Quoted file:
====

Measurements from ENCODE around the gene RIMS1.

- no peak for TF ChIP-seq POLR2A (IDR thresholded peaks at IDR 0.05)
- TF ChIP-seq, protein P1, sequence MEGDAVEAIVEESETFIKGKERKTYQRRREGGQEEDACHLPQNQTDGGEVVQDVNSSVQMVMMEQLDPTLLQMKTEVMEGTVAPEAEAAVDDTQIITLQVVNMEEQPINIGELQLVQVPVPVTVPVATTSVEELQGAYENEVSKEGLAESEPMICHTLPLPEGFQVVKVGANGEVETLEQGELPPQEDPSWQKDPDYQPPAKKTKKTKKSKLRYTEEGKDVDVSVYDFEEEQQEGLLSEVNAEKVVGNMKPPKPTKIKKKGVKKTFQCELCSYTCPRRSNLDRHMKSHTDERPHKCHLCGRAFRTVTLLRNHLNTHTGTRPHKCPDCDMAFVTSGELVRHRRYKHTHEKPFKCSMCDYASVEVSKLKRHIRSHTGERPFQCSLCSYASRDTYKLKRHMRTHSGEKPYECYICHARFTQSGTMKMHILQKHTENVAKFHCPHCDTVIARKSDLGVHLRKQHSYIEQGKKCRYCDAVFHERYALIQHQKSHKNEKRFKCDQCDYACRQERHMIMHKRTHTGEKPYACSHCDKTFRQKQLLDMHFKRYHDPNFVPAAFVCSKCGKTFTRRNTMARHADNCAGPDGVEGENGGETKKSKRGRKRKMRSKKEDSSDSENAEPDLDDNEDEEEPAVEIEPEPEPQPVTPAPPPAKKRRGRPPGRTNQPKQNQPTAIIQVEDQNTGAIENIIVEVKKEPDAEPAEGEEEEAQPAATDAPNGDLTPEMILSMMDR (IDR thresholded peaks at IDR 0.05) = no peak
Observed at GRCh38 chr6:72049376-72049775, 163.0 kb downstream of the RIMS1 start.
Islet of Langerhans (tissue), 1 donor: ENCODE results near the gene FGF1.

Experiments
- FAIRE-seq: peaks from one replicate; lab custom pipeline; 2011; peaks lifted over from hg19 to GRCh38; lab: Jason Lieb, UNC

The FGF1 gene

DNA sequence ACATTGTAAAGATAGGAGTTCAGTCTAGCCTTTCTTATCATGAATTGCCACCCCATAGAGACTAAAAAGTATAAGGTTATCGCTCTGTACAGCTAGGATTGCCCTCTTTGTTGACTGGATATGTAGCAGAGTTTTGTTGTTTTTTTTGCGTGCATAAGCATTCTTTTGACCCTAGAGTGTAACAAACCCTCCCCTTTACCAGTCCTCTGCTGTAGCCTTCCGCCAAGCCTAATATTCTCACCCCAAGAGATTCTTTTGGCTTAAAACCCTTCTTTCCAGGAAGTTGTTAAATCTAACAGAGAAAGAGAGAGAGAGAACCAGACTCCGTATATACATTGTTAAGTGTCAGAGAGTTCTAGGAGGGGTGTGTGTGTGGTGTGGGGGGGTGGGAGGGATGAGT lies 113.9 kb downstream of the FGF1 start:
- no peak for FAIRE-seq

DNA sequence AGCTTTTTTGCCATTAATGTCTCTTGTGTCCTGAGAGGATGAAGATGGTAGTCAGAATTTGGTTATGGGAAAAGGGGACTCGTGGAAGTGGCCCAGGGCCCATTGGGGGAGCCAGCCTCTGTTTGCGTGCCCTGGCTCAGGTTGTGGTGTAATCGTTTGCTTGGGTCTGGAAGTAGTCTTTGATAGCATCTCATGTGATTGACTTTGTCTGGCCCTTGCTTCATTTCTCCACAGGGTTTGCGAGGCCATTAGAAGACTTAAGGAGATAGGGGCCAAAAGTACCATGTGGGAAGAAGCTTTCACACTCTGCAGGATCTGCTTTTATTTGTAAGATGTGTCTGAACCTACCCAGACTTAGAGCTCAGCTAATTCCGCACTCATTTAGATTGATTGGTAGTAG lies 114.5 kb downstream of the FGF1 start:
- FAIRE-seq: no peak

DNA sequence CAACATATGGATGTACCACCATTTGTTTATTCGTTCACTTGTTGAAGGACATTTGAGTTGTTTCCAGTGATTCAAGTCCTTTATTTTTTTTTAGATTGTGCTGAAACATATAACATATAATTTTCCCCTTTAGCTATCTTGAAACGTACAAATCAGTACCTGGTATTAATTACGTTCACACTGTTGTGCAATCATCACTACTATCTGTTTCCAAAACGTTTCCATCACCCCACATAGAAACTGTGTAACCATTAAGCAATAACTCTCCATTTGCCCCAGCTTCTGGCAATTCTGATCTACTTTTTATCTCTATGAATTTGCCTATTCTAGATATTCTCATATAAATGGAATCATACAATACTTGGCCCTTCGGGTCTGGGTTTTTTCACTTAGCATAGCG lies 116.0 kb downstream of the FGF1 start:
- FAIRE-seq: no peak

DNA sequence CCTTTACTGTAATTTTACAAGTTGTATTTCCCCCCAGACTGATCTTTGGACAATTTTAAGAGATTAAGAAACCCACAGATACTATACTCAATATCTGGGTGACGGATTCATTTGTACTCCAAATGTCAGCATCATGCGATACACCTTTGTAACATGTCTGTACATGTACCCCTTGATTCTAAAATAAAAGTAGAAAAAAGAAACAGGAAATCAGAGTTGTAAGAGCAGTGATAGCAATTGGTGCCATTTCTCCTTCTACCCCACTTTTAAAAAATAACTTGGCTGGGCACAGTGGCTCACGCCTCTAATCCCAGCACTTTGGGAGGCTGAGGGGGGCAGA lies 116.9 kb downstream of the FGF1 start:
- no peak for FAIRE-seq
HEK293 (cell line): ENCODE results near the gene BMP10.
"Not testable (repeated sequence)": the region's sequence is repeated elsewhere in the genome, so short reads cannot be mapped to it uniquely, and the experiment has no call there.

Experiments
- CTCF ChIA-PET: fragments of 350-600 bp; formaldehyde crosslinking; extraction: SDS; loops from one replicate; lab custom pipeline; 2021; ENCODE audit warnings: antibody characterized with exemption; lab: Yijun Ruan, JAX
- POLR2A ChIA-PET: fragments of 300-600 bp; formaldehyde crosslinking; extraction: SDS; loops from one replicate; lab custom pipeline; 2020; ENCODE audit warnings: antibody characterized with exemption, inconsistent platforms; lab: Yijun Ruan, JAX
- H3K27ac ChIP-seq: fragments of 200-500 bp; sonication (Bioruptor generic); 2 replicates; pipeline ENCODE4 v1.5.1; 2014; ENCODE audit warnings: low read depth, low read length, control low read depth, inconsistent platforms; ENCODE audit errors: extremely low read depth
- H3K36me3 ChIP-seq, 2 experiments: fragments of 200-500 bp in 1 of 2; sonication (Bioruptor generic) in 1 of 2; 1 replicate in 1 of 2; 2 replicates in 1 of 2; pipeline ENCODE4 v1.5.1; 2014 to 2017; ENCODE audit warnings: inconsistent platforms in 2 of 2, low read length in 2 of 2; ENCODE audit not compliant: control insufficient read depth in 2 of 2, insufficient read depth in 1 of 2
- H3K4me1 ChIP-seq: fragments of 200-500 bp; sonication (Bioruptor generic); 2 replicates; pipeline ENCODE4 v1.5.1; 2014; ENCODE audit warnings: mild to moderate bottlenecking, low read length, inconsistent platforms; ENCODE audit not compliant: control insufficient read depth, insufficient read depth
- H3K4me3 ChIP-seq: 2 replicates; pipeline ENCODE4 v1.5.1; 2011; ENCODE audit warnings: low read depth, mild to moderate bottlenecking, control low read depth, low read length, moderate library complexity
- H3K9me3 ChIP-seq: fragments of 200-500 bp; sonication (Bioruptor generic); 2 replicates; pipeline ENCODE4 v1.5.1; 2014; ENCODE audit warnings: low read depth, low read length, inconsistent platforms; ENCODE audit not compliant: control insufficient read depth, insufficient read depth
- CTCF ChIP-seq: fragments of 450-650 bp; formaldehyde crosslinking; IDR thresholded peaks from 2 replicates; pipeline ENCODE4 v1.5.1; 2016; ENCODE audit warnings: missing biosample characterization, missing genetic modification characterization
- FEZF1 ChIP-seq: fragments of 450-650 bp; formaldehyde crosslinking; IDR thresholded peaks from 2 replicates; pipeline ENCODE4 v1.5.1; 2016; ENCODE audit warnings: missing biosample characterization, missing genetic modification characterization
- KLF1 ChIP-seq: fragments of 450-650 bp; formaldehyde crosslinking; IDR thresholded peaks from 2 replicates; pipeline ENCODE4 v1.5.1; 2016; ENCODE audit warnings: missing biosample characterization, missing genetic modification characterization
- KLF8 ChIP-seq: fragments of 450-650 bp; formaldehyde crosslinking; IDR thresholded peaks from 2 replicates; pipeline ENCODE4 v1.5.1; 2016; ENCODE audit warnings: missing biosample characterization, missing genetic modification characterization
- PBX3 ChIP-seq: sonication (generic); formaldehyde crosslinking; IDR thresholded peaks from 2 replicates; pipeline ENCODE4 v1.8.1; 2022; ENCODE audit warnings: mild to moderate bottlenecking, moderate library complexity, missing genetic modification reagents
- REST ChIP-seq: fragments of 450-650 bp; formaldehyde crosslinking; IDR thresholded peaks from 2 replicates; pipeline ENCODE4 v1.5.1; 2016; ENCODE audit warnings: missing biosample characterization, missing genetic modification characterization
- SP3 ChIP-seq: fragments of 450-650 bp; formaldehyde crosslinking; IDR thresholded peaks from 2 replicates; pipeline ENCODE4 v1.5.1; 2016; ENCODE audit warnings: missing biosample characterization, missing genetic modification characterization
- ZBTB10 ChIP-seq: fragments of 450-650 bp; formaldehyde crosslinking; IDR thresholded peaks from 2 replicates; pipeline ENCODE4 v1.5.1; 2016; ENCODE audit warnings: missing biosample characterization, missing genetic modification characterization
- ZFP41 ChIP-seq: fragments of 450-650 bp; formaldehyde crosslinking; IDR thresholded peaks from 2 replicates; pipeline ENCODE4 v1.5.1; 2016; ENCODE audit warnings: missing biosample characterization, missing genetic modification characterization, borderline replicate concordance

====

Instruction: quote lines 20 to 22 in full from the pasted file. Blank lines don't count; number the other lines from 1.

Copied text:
- CTCF ChIA-PET: fragments of 350-600 bp; formaldehyde crosslinking; extraction: SDS; loops from one replicate; lab custom pipeline; 2021; ENCODE audit warnings: antibody characterized with exemption; lab: Yijun Ruan, JAX
- POLR2A ChIA-PET: fragments of 300-600 bp; formaldehyde crosslinking; extraction: SDS; loops from one replicate; lab custom pipeline; 2020; ENCODE audit warnings: antibody characterized with exemption, inconsistent platforms; lab: Yijun Ruan, JAX
- H3K27ac ChIP-seq: fragments of 200-500 bp; sonication (Bioruptor generic); 2 replicates; pipeline ENCODE4 v1.5.1; 2014; ENCODE audit warnings: low read depth, low read length, control low read depth, inconsistent platforms; ENCODE audit errors: extremely low read depth